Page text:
Energy & Environment

Energy sustainability requires both fossil fuels and renewables

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Haven’t we all grown weary of the debate between those that wish to deny climate change implications and to hold on to the use of fossil fuels as we always have — and those that see renewables as the only way forward and wish to disable the fossil industry? Each side is arguing long and loud with a profound absence of technical and economic analysis. Why? Because it is easy to talk in sound bites and not be burdened with facts. Let’s be demanding of the facts and be honest about implications and impact. Let’s stop the immature name-calling and stop being so strident about causes.

{mosads}Energy sustainability is a combination of three distinct and yet interwoven fundamentals. People must have access to energy that is secure and reliable. The energy must be affordable for consumers and cost-competitive for industry and nations to compete. And energy must be environmentally responsible in the way it is produced and how it impacts our world. There is not room for compromise on any of these principles. One cannot choose one or two of the fundamentals at the expense of another. It is not sustainable unless all three of these fundamentals are in harmony and balance.

Fossil fuels dominate the global production of energy today as they are the most abundant, reliable, secure and affordable fuels on the planet. Over the past 100 years, we have made great strides in the efforts to make fossil fuels more environmentally responsible through nitrogen oxide, sulfur oxide, mercury and suspended particulate removal through transformative advanced technologies. These are facts, not defenses. Nonetheless, the environmental challenge remains. It’s not just carbon dioxide, but also the water and land footprint of fossil fuels that impact our lives.

Renewables can and will impact the amount of carbon dioxide we produce and are a primary pathway to a cleaner environment. There are many in the world that believe renewables are the sole solution to our energy sustainability challenges. These are facts as well. This view requires that we simply view energy through the environmental lens.

But what do people really want? Access to energy solely from available wind, sun or water is not what society deems sufficient. Twenty-four hours a day, seven days a week, 365 days per year is what people have come to expect and demand. The cost for renewables (not simply the production cost, but overall system delivery cost of delivered energy) is much higher than fossil fuels. Renewables are a fantastic source of energy — when the renewable resource is available — but must be supported and integrated with a baseload of energy supply. And that is where fossil fuels come in, as well as the mature thinking of integration of fossil and renewable production and distribution. (One can only observe the impacts occurring in Germany today, which has forced renewable portfolio standards without a thoughtful integration strategy. Consumer costs are up as much as 50 percent — and the use of coal is up 20 percent! Using coal to back up and support renewables is required, but has not been deployed strategically in Germany as the rush for renewables did not considered access and affordability in the analysis.)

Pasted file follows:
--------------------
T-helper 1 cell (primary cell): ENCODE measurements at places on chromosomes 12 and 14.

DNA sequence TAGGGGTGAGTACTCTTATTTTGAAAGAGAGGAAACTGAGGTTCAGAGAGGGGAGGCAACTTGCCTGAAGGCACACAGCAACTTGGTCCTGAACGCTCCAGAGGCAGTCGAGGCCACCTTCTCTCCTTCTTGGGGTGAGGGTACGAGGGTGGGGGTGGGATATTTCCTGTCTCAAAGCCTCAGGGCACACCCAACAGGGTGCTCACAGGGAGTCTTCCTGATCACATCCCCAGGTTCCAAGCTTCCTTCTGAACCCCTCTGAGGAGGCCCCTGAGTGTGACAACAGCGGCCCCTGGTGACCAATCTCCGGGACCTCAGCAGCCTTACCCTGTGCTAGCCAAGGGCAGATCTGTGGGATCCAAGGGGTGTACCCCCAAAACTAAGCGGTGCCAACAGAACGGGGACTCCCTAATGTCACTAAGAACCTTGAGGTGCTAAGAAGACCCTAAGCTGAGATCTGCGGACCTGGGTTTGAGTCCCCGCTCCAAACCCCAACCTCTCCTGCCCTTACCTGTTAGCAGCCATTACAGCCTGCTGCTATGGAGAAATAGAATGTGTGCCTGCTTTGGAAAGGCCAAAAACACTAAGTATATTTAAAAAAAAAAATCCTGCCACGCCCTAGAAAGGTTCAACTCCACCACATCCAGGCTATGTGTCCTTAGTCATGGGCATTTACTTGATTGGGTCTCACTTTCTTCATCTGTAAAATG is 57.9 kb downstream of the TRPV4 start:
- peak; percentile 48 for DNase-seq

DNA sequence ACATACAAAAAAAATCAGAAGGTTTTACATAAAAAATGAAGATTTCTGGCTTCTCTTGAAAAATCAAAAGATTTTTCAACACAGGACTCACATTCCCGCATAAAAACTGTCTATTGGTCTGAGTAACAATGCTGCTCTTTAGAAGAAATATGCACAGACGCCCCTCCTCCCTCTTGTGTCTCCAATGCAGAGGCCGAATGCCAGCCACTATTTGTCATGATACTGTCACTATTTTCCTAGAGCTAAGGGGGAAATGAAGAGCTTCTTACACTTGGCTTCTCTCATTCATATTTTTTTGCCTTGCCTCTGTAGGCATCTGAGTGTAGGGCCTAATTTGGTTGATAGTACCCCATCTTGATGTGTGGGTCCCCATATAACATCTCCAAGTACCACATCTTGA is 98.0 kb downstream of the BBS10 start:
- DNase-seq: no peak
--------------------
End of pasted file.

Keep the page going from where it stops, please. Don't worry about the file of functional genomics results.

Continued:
You see, both fossil fuels and renewables require our ongoing investment in transformative technology. Fossil fuels require the support of industry and government to address carbon dioxide emissions. (The recently introduced Carbon Capture Improvement Act to further the capture of carbon dioxide emissions and provide a commercial pathway to long-term carbon dioxide emission reduction through enhanced oil recovery and long-term storage of carbon dioxide is a perfect example of such investment). Not because we want to continue to use fossil fuels and harm the environment, but because we require fossil fuels and wish to mitigate environmental impact.

Similarly, a renewables portfolio without baseload fossil generation simply does not meet the sustainability test. Environmental responsibility is surely improved (although not perfect, as we now look at the aesthetics of renewables and people’s preferences). Access to renewables is limited by nature. Affordability is impacted by the need for redundant back-ups and the capital investment that is simply on stand-by for when it is needed. It is an inefficient use of capital and it simply makes energy less affordable. People in energy poverty don’t need expensive energy options; they need energy to be reliable and affordable. All people on earth are not blessed with energy abundance and have the means to focus on just environmental concerns — so we have a responsibility to enable them.

Recently, the International Energy Agency produced a report that assessed pathways to achieve carbon dioxide climate targets globally on a gross domestic product basis and concluded that using only renewables with no fossil fuels was as much as 138 percent more expensive. That’s trillions more! Investing in carbon capture utilization and storage addresses the carbon dioxide emissions and provides for energy security.

Technology is the only winning formula.

We must invest in those technologies, for both fossil and renewables. We must improve access through improved energy storage and resource utilization, improve affordability in generation and distribution technologies, and be environmental responsible with capture and disposition of carbon dioxide emissions. We mustn’t argue causes, but focus on real energy sustainability, and the critical technology investments necessary.

McConnell is executive director of the Energy and Environment Initiative at Rice University and a former assistant secretary of energy at the Department of Energy from 2011 to 2013.

Tags Fossil fuel Renewable energy
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